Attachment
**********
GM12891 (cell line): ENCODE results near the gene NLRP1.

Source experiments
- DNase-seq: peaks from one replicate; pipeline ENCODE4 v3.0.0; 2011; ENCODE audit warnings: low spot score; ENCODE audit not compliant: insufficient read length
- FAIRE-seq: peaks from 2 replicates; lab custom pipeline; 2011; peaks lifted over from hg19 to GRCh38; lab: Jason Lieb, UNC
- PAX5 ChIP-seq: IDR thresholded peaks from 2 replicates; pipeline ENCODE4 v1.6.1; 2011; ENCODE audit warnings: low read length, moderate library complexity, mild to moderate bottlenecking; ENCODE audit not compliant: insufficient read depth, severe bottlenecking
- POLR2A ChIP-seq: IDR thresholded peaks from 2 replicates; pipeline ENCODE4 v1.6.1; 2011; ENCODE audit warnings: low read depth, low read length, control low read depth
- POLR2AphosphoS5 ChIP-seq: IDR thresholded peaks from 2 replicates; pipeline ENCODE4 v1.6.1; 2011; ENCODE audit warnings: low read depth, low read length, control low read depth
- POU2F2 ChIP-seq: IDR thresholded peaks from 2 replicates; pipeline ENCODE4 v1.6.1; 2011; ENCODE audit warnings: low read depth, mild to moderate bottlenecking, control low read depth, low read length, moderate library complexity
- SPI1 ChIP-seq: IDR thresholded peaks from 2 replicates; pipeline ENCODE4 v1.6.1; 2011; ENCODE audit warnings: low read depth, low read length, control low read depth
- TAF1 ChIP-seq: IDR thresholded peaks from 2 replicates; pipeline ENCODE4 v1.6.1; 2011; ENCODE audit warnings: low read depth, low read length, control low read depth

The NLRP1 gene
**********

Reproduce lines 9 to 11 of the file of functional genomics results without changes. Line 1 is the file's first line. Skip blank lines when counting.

- SPI1 ChIP-seq: IDR thresholded peaks from 2 replicates; pipeline ENCODE4 v1.6.1; 2011; ENCODE audit warnings: low read depth, low read length, control low read depth
- TAF1 ChIP-seq: IDR thresholded peaks from 2 replicates; pipeline ENCODE4 v1.6.1; 2011; ENCODE audit warnings: low read depth, low read length, control low read depth

The NLRP1 gene